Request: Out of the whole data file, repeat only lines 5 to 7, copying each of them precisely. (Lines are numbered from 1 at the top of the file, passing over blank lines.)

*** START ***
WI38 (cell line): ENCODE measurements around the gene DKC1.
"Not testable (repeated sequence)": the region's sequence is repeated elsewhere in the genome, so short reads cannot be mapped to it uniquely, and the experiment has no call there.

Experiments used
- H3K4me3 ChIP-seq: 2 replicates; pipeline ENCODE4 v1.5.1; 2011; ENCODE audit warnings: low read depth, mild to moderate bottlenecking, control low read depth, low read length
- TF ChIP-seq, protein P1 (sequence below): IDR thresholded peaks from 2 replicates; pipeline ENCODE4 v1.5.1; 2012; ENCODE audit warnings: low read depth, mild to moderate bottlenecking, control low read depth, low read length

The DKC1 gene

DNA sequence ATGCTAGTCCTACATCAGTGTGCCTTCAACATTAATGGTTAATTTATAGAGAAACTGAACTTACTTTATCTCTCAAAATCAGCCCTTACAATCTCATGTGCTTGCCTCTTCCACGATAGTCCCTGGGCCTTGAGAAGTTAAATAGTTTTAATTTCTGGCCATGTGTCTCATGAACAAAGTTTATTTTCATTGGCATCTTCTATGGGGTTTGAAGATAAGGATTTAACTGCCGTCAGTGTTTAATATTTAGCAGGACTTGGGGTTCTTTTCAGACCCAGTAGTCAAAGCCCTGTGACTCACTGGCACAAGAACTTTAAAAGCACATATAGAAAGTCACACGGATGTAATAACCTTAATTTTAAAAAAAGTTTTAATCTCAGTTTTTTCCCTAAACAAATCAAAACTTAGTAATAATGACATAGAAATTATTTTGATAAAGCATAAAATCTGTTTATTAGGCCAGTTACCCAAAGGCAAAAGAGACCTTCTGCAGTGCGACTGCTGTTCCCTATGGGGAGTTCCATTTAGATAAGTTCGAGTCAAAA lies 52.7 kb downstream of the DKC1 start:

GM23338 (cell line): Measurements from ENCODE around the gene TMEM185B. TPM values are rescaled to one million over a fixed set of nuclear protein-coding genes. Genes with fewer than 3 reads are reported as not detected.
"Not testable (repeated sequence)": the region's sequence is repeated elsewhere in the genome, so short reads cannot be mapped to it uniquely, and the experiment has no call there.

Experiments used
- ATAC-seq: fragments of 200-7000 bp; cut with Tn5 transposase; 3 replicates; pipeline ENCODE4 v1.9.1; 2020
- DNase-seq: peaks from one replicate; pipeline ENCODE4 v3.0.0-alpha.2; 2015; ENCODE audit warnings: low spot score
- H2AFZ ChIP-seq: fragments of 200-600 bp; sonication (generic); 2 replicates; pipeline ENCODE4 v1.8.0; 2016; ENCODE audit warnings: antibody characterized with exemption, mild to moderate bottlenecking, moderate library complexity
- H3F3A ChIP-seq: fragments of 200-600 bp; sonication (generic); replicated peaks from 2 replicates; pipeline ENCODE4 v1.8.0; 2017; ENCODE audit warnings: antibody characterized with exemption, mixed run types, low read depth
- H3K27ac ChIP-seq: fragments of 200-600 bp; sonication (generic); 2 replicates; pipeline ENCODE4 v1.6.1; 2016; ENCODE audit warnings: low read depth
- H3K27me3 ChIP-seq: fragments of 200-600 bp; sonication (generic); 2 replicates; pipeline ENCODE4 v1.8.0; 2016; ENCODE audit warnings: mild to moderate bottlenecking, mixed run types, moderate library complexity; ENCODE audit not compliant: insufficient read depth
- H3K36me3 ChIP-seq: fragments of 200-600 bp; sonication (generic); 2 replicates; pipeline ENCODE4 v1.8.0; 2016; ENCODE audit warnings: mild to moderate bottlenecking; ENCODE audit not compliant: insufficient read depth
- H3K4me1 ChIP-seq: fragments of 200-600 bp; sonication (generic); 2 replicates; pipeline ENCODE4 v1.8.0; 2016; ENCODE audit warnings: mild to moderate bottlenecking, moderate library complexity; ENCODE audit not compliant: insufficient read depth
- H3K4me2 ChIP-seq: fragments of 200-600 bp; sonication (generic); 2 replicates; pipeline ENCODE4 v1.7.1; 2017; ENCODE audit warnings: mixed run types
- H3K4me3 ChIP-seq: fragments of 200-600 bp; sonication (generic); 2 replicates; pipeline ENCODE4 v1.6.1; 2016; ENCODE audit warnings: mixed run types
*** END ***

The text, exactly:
- TF ChIP-seq, protein P1 (sequence below): IDR thresholded peaks from 2 replicates; pipeline ENCODE4 v1.5.1; 2012; ENCODE audit warnings: low read depth, mild to moderate bottlenecking, control low read depth, low read length

The DKC1 gene

DNA sequence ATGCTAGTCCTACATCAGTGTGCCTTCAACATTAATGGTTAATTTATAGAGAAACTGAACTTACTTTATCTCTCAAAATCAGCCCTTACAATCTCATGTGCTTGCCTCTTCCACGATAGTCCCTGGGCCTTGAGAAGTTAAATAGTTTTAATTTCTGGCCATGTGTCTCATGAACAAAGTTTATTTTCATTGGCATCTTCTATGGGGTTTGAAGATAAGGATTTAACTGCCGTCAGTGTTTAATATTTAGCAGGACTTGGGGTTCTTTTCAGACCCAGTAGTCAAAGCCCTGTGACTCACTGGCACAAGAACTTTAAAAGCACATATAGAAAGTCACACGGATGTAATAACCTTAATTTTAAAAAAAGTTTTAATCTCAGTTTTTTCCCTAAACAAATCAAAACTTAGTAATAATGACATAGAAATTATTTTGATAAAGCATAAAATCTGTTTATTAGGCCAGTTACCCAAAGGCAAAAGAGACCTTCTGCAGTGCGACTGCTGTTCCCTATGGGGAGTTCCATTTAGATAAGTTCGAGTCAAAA lies 52.7 kb downstream of the DKC1 start: